JM:
Plastics, lubricants, metalworking fluids, paints and coatings, wood adhesives, and solvents.
  • In plastics, soy polyols are already being used to make polyurethane for applications like carpet backing, truck bed liners and flexible foams for automotive applications. There are hundreds of other polyurethane applications that are all possible. There are also soy-based thermoset resins being used to make fiberglass-reinforced parts for heavy equipment.



  • There are quite a few total-loss lubricants already in the market from two-cycle engine oil to rail and flange lubes. Our development effort is focused on improving the oxidative stability of soybean oil for high temperature uses like crankcase oils. The technology looks very promising.



  • There are good soy-based metalworking fluids already being marketed for a variety of uses from extreme pressure material for fine blanking to emulsifiable formulas for cooling applications. There are also hydraulic fluid formulas with limited use but as with crankcase oils we need a more stable basestock.



  • In paints and coatings, there is a waterborne architectural paint already in market trial, but we have some additional resin technology that we would like to find commercial partners to evaluate. The same is true for metal coatings. We also have very promising technology for UV curing.



  • In wood adhesives we are completing testing of a new soy foamed plywood system. We also are working on soy materials to partially substitute for phenol in a lower cost system to make interior-/exterior-oriented strandboard, particleboard and plywood production.



  • In solvents it seems like some new formulated product comes along every week. Paint strippers and parts cleaners are big areas.
KK: Which of these do you predict will play a major role in the U.S. soybean market?



JM:
All of the market segments we are looking at have tremendous potential for soy utilization. The plastics area has the largest identified potential but that is made up of quite a few sub segments and literally hundreds of different applications. Over the long term there will lots of different products that will collectively add up to a tremendous amount of utilization. In the short term, biodiesel sales increased more than ten-fold in 2001 and when new regulations lower the sulfur content of diesel fuel, we should see a big surge in soy use as an additive for diesel fuel. Other products will be adopted as new technology and economics drive them.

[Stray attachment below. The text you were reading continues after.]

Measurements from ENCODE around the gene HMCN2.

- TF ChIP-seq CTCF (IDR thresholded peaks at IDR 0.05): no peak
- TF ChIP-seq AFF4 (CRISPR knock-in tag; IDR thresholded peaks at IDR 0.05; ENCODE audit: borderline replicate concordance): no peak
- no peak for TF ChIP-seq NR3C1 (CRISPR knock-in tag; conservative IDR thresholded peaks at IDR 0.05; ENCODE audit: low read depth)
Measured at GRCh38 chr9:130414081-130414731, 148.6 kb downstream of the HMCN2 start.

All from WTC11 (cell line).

KK: Obviously, soy farmers would like to see their product take off in manufacturing. What's your take on demand?



JM:
If you look back just five years, uses other than food and feed have almost doubled for soybeans. Industrial uses are still a small percent of total consumption, but growing rapidly and represent a diversified market of value added products that can provide reduced economic risk for our farmers. I would not be surprised to see industrial use of soy continue to grow rapidly. That growth will be made possible by a variety of new technologies.



Genetics will play a part. We will have new soy varieties with oil and protein characteristics that make it easier to process them into industrial products. That will have to be combined with new chemical modification, fractionation and separation technologies. It is a complex industry with one new development driving or feeding off of others.



[Editor's note: The United Soybean Board has more detailed information on soy-based industrial products and suppliers. Also check out GreenBiz.com's two-minute essential briefings on bio-based products and biodiversity.]



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By Kelley Kreitz, a GreenBiz.com staff researcher and writer. Copyright 2002, Green Business Network, all rights reserved.